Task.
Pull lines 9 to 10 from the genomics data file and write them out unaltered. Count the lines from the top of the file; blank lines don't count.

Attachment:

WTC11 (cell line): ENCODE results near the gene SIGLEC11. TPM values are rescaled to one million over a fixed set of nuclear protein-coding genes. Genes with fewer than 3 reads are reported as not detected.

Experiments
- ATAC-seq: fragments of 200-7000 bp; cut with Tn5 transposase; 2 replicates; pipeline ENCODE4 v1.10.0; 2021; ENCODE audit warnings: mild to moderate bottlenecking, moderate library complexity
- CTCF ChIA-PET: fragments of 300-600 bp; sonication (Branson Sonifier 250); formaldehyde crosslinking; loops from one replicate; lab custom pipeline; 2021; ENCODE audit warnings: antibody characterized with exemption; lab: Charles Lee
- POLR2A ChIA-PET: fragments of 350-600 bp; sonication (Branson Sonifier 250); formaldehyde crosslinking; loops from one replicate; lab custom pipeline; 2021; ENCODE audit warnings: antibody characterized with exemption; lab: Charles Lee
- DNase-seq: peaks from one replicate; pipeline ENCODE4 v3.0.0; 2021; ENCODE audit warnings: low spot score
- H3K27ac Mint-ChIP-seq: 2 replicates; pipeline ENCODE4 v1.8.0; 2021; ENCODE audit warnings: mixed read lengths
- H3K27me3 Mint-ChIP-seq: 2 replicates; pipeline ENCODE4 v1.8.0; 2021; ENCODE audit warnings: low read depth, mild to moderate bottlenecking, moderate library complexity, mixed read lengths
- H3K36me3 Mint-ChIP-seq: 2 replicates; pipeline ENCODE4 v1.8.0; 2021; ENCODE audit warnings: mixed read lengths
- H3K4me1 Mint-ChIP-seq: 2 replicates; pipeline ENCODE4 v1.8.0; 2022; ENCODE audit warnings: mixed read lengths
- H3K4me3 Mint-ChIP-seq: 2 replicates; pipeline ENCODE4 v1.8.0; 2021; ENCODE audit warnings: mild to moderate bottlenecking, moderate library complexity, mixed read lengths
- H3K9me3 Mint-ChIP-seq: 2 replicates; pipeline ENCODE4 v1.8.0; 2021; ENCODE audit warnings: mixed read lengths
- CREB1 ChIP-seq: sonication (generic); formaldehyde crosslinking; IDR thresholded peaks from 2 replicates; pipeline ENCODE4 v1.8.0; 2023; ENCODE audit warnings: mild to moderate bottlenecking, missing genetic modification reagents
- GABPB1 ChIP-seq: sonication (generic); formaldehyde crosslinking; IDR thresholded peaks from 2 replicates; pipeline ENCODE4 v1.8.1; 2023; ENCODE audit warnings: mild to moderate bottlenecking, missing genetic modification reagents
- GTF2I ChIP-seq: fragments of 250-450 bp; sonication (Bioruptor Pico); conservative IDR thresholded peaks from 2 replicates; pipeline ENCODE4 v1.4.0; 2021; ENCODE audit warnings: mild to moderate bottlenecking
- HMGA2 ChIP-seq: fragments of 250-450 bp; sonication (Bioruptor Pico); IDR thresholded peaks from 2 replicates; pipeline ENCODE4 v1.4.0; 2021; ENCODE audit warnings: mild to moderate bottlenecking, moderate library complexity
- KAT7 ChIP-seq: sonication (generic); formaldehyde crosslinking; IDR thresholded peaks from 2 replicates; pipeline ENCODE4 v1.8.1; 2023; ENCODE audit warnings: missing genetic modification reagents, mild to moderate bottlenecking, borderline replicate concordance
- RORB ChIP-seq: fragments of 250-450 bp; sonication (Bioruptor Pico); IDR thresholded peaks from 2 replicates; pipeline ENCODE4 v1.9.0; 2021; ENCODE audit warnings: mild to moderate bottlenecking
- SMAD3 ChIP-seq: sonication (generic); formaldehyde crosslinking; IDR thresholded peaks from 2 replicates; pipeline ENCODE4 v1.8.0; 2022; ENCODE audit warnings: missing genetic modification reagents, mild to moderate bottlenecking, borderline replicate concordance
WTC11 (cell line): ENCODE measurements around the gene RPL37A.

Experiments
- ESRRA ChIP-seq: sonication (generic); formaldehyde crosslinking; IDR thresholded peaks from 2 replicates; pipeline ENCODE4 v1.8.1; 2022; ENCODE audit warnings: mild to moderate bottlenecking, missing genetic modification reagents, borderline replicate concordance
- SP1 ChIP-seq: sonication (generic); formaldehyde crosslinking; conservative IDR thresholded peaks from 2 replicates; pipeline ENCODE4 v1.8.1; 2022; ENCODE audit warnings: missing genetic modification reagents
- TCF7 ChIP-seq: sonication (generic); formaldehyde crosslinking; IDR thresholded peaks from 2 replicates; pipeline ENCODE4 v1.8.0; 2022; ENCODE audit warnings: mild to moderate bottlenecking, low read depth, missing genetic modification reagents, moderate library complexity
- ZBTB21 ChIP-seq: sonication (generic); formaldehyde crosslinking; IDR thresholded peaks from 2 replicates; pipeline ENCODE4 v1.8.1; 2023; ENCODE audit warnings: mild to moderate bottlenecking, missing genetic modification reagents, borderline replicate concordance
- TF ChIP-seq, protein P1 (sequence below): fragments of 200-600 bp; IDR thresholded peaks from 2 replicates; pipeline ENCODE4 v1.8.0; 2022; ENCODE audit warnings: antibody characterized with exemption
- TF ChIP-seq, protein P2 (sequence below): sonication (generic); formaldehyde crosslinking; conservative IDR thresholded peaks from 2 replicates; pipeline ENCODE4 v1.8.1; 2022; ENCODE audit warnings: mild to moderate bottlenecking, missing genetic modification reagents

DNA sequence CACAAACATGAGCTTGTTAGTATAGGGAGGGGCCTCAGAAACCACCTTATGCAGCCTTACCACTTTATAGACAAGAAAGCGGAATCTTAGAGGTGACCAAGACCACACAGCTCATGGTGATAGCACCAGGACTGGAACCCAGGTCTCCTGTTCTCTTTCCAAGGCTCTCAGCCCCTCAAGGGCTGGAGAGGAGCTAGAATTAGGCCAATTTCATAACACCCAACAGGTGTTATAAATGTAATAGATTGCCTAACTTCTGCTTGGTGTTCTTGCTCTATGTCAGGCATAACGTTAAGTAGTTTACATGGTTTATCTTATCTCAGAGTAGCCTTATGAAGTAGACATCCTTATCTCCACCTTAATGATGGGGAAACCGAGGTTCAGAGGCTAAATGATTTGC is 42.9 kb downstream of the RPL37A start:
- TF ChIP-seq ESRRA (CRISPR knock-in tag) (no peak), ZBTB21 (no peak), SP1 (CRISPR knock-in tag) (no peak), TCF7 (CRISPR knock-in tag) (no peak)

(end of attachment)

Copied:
- H3K36me3 Mint-ChIP-seq: 2 replicates; pipeline ENCODE4 v1.8.0; 2021; ENCODE audit warnings: mixed read lengths
- H3K4me1 Mint-ChIP-seq: 2 replicates; pipeline ENCODE4 v1.8.0; 2022; ENCODE audit warnings: mixed read lengths